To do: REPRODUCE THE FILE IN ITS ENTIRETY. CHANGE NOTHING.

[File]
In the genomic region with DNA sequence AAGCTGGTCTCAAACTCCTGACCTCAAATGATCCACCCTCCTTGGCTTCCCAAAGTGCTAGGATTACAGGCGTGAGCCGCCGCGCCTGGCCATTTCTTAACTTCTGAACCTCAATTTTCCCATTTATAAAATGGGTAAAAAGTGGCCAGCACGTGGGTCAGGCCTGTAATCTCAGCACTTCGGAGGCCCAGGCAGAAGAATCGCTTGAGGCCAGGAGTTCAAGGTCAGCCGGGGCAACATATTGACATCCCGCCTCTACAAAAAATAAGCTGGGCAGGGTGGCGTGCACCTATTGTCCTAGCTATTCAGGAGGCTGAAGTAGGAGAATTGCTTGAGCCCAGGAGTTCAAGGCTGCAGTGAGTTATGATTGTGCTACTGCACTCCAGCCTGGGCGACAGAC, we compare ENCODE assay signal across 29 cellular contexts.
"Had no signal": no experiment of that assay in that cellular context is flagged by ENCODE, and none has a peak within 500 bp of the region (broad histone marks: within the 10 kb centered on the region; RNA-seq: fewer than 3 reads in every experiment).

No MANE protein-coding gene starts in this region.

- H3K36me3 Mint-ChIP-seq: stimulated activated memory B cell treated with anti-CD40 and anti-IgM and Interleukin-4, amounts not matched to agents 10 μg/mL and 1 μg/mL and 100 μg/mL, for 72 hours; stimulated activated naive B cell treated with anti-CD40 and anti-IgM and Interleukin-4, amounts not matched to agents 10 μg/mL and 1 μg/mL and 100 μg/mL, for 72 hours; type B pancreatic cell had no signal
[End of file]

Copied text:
In the genomic region with DNA sequence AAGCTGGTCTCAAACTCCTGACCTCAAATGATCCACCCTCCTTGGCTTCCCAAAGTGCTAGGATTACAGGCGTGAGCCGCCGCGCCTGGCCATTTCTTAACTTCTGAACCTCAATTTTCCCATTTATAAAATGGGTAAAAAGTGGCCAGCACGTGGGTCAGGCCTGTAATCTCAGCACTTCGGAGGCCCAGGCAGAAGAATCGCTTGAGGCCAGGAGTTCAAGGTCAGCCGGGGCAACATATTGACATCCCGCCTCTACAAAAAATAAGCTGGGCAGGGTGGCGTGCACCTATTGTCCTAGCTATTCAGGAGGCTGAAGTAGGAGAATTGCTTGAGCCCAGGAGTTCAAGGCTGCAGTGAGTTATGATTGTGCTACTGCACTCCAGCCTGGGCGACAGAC, we compare ENCODE assay signal across 29 cellular contexts.
"Had no signal": no experiment of that assay in that cellular context is flagged by ENCODE, and none has a peak within 500 bp of the region (broad histone marks: within the 10 kb centered on the region; RNA-seq: fewer than 3 reads in every experiment).

No MANE protein-coding gene starts in this region.

- H3K36me3 Mint-ChIP-seq: stimulated activated memory B cell treated with anti-CD40 and anti-IgM and Interleukin-4, amounts not matched to agents 10 μg/mL and 1 μg/mL and 100 μg/mL, for 72 hours; stimulated activated naive B cell treated with anti-CD40 and anti-IgM and Interleukin-4, amounts not matched to agents 10 μg/mL and 1 μg/mL and 100 μg/mL, for 72 hours; type B pancreatic cell had no signal